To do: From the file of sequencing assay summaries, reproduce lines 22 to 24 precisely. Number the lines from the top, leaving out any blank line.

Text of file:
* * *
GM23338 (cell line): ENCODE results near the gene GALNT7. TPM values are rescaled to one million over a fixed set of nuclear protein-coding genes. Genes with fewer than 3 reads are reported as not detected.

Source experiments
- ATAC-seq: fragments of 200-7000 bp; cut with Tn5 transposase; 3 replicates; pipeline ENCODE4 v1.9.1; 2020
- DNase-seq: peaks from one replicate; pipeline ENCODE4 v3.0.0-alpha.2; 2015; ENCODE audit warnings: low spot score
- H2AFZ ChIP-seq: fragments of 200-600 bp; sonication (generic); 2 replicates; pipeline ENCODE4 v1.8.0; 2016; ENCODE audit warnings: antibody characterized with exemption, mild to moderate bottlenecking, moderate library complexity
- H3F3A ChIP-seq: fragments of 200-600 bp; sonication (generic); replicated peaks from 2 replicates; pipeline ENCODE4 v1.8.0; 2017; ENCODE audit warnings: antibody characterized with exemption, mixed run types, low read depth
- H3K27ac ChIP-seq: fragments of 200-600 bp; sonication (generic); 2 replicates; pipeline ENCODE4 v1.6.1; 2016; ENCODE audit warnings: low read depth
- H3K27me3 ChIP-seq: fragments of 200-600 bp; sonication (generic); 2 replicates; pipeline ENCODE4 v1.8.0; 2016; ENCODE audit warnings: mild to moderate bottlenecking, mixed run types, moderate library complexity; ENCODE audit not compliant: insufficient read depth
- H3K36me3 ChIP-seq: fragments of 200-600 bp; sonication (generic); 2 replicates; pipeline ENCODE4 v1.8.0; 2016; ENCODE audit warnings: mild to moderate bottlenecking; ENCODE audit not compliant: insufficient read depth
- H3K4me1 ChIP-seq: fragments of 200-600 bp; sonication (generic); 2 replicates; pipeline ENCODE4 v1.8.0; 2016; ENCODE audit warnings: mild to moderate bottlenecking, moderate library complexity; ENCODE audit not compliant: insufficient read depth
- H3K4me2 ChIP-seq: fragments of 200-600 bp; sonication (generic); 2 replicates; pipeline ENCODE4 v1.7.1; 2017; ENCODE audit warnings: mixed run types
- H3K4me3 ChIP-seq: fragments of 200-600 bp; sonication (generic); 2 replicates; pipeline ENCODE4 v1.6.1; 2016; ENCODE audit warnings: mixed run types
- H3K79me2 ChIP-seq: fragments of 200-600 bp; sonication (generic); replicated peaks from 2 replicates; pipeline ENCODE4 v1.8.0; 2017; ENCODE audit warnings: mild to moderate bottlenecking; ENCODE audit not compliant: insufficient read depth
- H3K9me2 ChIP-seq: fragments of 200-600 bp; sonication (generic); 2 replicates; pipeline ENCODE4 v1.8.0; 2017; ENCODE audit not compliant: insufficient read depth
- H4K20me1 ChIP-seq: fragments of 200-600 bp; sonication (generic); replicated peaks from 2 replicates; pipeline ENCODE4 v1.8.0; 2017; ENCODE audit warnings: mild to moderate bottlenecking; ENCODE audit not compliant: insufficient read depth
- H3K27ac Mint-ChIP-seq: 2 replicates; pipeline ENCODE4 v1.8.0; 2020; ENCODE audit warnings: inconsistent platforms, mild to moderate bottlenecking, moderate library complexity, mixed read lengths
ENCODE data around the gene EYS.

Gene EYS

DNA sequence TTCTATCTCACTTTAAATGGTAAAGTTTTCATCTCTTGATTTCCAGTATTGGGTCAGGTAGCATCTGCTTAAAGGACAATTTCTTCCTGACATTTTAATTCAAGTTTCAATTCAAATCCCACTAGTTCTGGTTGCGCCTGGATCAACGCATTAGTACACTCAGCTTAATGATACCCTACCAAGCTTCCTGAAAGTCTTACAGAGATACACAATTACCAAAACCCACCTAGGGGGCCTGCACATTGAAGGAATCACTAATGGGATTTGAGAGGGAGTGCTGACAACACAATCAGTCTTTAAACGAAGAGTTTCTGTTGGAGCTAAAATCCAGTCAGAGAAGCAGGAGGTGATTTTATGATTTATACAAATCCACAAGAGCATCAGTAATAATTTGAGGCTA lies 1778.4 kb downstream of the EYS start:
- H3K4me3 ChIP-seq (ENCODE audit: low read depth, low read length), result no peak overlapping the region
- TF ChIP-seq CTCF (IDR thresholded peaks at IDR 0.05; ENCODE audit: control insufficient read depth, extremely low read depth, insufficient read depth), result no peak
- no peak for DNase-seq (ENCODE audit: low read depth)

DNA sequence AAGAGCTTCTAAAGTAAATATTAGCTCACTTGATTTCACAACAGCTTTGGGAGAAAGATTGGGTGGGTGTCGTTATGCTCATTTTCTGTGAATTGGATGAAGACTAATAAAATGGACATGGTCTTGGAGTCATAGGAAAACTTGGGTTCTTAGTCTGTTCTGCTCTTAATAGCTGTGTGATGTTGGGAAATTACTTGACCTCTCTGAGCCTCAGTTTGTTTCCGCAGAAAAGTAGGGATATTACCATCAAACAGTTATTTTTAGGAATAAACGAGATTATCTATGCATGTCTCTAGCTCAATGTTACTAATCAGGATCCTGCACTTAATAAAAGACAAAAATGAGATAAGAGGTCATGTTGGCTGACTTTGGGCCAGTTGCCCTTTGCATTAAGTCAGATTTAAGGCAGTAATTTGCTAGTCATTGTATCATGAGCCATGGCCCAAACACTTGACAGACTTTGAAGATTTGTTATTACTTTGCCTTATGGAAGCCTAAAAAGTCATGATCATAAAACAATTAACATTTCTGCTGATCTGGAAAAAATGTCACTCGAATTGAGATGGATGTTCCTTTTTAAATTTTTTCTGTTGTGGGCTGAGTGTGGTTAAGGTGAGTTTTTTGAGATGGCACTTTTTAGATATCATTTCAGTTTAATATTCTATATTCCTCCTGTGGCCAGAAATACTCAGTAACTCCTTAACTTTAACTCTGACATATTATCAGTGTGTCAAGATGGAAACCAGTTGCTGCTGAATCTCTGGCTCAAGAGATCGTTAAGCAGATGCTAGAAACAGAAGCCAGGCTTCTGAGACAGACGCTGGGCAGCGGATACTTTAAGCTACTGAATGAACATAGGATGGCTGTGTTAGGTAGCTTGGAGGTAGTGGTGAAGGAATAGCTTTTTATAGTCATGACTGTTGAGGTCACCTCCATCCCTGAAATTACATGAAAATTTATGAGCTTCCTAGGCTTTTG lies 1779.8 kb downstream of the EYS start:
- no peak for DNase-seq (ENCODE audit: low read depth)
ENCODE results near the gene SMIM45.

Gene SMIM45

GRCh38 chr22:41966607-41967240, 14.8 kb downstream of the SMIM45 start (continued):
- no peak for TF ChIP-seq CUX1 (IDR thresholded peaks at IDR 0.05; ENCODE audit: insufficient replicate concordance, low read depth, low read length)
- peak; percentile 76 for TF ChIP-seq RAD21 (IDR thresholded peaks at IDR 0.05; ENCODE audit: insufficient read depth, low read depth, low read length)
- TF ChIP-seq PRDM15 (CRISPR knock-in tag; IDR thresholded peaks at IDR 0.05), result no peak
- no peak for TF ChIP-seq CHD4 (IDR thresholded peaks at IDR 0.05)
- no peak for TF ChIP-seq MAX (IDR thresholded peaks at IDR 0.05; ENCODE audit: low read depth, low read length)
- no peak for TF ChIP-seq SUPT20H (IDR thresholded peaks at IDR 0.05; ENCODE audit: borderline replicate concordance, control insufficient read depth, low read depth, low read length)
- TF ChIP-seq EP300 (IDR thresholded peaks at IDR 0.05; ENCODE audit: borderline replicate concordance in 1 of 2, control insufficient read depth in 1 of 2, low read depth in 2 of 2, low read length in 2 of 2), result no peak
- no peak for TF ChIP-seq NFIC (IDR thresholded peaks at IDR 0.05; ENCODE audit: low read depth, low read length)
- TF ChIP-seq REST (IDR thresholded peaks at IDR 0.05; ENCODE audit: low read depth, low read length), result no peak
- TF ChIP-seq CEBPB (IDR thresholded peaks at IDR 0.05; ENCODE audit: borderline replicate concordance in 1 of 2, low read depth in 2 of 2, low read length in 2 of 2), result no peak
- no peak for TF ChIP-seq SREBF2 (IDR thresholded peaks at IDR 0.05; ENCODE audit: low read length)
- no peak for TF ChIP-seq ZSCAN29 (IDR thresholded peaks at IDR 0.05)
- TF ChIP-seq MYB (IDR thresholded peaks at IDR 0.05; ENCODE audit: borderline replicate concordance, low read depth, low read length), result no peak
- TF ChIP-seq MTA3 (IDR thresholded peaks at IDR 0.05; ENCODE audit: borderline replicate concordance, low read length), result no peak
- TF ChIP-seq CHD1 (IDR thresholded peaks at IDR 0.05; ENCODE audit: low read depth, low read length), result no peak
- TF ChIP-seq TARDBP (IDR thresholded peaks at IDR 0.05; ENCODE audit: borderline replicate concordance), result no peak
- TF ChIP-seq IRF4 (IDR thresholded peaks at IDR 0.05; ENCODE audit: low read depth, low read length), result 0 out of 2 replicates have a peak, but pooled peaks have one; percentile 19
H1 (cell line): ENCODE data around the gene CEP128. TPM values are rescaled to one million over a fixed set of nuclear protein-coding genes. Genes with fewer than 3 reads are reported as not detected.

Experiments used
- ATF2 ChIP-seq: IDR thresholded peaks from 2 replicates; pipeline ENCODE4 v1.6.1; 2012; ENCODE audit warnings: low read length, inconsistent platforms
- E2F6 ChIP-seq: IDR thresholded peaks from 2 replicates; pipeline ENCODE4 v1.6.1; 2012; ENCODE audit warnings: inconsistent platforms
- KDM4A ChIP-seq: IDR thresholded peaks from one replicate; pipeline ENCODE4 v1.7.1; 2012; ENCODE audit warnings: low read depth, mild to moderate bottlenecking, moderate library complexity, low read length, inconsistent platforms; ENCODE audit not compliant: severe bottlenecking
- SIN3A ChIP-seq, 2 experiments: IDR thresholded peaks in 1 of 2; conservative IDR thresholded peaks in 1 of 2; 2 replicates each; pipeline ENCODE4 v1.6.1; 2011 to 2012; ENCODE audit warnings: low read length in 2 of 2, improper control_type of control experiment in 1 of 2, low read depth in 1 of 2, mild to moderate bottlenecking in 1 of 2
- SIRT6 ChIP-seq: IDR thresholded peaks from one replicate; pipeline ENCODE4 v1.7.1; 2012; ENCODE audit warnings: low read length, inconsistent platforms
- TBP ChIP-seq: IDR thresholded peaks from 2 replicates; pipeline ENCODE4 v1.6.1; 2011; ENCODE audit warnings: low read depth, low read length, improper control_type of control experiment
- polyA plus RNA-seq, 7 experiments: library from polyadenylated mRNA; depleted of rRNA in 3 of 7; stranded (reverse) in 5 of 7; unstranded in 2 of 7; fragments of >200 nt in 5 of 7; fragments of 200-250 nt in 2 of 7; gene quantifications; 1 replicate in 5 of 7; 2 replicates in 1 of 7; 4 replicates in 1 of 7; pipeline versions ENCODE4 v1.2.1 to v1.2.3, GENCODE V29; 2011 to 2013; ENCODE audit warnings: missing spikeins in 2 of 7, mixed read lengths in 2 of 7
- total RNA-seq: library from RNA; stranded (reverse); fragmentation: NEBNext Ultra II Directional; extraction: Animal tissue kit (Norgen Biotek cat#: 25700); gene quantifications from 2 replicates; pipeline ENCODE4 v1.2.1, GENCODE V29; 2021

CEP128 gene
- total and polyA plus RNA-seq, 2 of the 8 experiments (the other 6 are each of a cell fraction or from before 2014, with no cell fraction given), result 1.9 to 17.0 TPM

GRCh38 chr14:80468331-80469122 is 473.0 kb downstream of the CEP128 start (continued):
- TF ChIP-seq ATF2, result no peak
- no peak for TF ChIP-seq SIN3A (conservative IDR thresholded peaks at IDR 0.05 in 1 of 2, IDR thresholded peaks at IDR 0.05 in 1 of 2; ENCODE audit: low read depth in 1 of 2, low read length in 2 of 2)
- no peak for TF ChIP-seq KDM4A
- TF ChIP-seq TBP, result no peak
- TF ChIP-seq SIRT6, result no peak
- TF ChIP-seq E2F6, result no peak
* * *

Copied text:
- no peak for DNase-seq (ENCODE audit: low read depth)

DNA sequence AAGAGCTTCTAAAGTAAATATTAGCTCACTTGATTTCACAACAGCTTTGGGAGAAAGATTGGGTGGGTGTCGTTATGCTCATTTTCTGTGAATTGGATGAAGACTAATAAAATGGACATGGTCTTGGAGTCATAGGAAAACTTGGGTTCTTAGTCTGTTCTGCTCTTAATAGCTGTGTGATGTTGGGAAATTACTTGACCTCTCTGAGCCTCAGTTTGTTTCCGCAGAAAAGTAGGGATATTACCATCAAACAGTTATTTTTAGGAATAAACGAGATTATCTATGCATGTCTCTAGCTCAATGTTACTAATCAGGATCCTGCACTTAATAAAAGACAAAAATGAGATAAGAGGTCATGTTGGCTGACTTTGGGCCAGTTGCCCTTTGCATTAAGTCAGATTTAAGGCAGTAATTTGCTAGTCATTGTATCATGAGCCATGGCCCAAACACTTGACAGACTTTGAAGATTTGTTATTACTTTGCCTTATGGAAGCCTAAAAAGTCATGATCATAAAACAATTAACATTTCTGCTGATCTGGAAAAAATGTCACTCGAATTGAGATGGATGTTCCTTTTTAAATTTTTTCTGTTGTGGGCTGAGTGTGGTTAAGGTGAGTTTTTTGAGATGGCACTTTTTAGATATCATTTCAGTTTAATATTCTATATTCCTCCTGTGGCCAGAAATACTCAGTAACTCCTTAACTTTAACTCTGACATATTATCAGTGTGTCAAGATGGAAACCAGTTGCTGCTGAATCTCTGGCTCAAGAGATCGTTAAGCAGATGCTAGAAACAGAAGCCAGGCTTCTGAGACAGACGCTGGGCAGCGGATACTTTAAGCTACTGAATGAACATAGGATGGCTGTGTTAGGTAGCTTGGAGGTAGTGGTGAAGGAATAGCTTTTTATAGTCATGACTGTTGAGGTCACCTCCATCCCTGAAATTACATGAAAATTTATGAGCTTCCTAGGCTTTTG lies 1779.8 kb downstream of the EYS start:
- no peak for DNase-seq (ENCODE audit: low read depth)